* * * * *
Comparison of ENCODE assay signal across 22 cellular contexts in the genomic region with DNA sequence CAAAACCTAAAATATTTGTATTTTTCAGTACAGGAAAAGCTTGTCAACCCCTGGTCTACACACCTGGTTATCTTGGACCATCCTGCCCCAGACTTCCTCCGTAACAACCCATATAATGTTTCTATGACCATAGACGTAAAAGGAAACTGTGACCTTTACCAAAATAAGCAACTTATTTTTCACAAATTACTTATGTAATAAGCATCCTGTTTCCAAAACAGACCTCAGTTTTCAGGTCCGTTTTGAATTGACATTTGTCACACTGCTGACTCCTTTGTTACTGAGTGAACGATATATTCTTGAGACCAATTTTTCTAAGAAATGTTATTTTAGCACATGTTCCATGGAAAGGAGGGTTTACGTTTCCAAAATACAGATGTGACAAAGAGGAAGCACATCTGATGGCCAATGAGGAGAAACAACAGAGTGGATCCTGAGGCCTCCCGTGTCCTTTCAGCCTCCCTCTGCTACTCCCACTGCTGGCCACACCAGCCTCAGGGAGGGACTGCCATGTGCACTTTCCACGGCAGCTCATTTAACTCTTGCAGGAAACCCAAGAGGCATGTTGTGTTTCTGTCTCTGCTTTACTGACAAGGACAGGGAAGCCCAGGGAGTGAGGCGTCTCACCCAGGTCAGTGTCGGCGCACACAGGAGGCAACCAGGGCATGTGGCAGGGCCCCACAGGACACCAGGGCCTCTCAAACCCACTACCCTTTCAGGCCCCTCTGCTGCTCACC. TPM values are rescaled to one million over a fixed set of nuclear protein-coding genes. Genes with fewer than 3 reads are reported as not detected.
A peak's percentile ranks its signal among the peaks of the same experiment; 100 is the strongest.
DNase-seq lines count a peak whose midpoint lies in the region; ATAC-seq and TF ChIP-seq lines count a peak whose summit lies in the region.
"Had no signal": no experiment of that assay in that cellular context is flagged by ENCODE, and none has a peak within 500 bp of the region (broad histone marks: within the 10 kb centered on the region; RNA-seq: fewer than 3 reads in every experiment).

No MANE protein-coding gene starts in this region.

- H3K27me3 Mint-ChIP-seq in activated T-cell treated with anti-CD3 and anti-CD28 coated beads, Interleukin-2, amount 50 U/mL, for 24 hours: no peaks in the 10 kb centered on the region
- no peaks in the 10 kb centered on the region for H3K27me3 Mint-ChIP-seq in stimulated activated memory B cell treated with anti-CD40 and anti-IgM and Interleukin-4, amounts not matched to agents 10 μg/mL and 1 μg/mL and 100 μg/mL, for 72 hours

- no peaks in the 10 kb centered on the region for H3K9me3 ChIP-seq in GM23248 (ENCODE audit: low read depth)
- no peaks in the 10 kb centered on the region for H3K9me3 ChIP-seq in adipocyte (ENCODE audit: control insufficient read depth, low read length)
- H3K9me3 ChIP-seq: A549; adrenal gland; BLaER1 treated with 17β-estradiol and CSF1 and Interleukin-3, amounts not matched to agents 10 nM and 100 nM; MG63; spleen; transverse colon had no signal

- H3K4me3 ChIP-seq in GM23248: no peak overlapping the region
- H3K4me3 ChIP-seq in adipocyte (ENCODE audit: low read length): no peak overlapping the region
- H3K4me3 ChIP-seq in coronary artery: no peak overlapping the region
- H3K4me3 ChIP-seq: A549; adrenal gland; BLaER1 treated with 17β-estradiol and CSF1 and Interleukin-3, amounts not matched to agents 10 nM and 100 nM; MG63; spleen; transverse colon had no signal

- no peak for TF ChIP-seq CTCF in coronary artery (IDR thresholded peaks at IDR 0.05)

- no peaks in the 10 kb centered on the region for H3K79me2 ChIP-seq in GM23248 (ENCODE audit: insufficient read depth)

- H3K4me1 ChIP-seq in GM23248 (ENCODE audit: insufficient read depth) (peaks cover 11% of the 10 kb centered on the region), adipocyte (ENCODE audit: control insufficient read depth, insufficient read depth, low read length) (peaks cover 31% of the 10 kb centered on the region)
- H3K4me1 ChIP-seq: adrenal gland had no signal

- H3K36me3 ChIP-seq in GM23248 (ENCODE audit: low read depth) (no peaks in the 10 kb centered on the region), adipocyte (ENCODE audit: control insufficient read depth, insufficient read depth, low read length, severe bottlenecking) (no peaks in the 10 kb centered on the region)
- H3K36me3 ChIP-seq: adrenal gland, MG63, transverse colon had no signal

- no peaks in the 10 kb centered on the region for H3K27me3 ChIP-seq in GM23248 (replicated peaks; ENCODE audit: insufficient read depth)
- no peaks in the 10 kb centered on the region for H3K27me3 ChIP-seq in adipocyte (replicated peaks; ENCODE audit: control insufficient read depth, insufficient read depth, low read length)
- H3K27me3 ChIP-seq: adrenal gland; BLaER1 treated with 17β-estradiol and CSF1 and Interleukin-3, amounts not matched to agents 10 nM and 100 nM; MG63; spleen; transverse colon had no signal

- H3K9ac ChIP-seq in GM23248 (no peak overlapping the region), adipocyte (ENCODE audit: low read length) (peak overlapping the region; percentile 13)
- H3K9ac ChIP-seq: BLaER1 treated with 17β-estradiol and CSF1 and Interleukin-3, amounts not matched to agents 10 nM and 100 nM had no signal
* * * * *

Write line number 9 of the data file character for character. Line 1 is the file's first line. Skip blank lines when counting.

- no peaks in the 10 kb centered on the region for H3K9me3 ChIP-seq in adipocyte (ENCODE audit: control insufficient read depth, low read length)